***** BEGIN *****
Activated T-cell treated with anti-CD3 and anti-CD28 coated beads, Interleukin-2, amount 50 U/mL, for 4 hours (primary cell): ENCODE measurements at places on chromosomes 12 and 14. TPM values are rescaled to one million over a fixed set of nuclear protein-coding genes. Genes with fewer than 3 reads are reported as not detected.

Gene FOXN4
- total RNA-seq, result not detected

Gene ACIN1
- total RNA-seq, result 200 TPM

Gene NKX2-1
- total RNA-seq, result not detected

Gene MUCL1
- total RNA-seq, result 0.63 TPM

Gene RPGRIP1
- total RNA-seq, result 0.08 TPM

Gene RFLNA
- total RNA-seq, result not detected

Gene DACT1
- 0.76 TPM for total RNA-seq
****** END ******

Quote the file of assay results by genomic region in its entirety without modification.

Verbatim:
Activated T-cell treated with anti-CD3 and anti-CD28 coated beads, Interleukin-2, amount 50 U/mL, for 4 hours (primary cell): ENCODE measurements at places on chromosomes 12 and 14. TPM values are rescaled to one million over a fixed set of nuclear protein-coding genes. Genes with fewer than 3 reads are reported as not detected.

Gene FOXN4
- total RNA-seq, result not detected

Gene ACIN1
- total RNA-seq, result 200 TPM

Gene NKX2-1
- total RNA-seq, result not detected

Gene MUCL1
- total RNA-seq, result 0.63 TPM

Gene RPGRIP1
- total RNA-seq, result 0.08 TPM

Gene RFLNA
- total RNA-seq, result not detected

Gene DACT1
- 0.76 TPM for total RNA-seq